Back on Track with McLain Ward

 

©Photo Art by Jill

For years, McLain Ward has been a force to be reckoned with. His accolades include a 2015 Pan American Games Team Bronze Medal, winning two Team Gold Medals as a representative in the U.S. at the 2004 and 2008 Olympic Games in Athens and Beijing, respectively, and now earning the title as the 2017 FEI World Cup winner in Omaha, NE. Hot on the heels of his success in Omaha, he has become a household name now more than ever before. Here, he shares his thoughts on riding, traveling, and the life lessons he’s learned along the way.


EJ: At what point did you decide that this is what you wanted to do?
MW: I don’t remember not planning on doing this. So pretty early.

 

EJ: Would you rather be riding or training?
MW: I like riding. And, I enjoy teaching a particularly talented student. General day to day teaching, some people have a love for. It’s not my love. I enjoy working with a particular level of student, where it’s exciting for me. But I love riding, and if I’m really honest, I love competing. There’s a lot of talk that you’re supposed to say that you love the journey as much as the destination. I practice really hard so I can win when I get in the ring. I love to compete and I love to really put it on the line, and that’s what my greatest pleasure is.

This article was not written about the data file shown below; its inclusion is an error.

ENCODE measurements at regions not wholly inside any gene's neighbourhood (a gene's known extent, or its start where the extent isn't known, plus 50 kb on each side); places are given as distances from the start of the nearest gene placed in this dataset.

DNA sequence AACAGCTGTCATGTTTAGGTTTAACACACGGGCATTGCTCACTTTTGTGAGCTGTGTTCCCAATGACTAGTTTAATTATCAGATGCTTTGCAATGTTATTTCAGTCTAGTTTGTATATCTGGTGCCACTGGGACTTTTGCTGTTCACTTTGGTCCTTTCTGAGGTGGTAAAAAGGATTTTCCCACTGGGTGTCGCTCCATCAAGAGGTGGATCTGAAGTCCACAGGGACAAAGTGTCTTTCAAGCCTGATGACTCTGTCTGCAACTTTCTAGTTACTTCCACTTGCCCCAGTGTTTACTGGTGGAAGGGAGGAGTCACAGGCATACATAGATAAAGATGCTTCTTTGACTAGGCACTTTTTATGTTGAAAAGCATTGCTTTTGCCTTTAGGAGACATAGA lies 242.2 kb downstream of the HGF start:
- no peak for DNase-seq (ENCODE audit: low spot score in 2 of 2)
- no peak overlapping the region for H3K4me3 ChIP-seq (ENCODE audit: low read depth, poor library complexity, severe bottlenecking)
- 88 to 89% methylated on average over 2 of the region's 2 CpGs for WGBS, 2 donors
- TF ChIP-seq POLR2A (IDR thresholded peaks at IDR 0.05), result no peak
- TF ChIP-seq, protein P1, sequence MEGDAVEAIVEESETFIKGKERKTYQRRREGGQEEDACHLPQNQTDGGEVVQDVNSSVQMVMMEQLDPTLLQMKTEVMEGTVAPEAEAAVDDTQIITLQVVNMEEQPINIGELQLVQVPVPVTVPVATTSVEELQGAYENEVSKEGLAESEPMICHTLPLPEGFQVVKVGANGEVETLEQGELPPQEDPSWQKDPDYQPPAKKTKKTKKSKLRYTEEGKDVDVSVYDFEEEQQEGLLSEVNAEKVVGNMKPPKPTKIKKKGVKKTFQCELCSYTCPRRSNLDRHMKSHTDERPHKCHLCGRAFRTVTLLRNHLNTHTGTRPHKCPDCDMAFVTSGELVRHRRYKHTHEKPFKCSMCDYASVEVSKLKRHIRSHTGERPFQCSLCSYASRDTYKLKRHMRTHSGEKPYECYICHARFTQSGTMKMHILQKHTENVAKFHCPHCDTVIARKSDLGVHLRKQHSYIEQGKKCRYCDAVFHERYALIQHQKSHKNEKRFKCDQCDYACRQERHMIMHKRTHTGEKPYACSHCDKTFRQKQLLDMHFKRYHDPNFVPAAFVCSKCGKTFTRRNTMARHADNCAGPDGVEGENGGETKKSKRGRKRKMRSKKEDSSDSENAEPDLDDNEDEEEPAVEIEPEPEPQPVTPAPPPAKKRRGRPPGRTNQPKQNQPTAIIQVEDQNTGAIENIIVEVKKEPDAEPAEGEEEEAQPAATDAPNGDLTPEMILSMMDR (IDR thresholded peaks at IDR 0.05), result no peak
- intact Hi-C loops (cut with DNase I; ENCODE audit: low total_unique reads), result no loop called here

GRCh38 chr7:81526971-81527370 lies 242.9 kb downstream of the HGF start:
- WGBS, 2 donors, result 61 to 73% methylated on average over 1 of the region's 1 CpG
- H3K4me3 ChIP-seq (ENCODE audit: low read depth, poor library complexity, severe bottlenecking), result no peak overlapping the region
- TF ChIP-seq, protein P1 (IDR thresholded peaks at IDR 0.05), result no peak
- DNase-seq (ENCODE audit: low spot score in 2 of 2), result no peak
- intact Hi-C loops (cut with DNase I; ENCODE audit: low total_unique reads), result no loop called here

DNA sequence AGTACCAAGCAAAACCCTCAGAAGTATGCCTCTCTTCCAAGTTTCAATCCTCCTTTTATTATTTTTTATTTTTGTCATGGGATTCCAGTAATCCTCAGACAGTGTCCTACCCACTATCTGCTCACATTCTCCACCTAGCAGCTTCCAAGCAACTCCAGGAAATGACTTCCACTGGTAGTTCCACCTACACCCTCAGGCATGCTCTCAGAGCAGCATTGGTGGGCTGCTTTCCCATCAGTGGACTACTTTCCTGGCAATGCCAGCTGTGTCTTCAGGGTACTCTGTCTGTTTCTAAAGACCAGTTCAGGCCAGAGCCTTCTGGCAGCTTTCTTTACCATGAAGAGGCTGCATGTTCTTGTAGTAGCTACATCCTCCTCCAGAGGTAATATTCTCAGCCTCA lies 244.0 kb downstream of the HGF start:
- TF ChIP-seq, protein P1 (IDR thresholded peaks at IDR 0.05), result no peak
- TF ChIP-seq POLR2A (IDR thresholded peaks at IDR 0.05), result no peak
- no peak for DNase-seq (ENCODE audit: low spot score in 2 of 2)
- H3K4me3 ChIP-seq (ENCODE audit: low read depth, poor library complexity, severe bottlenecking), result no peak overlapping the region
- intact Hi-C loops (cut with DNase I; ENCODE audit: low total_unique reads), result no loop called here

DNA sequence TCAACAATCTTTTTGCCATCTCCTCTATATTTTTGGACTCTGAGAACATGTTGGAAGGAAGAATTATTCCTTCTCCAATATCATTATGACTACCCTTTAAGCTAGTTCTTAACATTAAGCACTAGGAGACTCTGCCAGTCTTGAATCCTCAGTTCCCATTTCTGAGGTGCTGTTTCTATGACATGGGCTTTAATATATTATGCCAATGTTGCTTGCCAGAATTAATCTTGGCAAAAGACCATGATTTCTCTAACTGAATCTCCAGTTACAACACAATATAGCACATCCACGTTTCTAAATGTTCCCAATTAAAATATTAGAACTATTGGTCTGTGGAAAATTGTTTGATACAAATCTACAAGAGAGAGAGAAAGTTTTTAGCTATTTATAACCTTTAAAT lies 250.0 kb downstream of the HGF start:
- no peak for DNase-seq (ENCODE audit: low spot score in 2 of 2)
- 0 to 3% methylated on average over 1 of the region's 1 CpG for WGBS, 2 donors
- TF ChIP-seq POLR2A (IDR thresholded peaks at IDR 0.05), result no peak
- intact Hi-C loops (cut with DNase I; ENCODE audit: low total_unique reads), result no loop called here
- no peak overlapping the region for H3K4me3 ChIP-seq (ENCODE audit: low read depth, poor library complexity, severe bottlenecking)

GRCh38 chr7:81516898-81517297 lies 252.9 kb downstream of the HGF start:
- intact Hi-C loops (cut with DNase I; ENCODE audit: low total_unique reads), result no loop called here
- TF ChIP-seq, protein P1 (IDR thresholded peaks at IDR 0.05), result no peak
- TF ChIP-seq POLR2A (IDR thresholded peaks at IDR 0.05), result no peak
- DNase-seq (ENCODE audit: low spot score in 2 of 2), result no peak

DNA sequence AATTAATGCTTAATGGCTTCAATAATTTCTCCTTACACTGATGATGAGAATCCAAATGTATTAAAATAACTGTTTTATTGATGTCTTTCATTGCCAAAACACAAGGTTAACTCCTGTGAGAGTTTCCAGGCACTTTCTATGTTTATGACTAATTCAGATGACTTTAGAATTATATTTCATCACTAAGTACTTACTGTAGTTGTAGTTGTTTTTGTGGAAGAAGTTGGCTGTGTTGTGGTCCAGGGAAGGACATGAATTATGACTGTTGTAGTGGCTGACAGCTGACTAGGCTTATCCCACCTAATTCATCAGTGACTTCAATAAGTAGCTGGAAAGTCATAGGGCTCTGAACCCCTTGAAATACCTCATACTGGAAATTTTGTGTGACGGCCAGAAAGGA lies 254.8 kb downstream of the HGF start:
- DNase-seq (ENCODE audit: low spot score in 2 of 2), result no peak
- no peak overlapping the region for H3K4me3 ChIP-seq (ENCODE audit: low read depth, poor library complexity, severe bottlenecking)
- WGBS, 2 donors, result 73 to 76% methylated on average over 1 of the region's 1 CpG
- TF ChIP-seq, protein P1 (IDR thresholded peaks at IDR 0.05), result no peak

EJ: In all of your international travels, where has been your favorite place to visit, and where has been your favorite place to compete?
MW: My favorite place to go for sure is Rome. It’s an incred- ible city—the show is right in the middle of the city’s center and I think it’s a great atmosphere. For me, the best show in the world is Aachen. It’s like no other place.

 

EJ: If you could dabble in another discipline, what would it be?
MW: I would probably give up horses if I had to do another discipline. I love show jumping. I’m not great on the flat and I’m not brave enough to do three-day eventing, so it probably wouldn’t work out too well for me.

 

EJ: If you weren’t a professional rider, what would you do?
MW: If I wasn’t a rider I would build houses. I like houses—I could buy and sell. We do some small real estate in Florida and I enjoy that and redoing them. I would probably do something along those lines, probably on a little larger scale.

 

EJ: What is a life lesson that you’ve learned from the horse industry?
MW: I think the greatest life lesson that the horse industry teaches you is resilience. It’s a challenge working with another living animal, and there are good days and bad days, and there are frustrating days. And, it’s by no means simple. I think you have to learn to keep coming back to work the next day and try to figure it out and find a solution, and to continue to improve. I think people who make it to the top of the sport typically have a pretty resilient character, for good or bad.

©Photo Art by Jill

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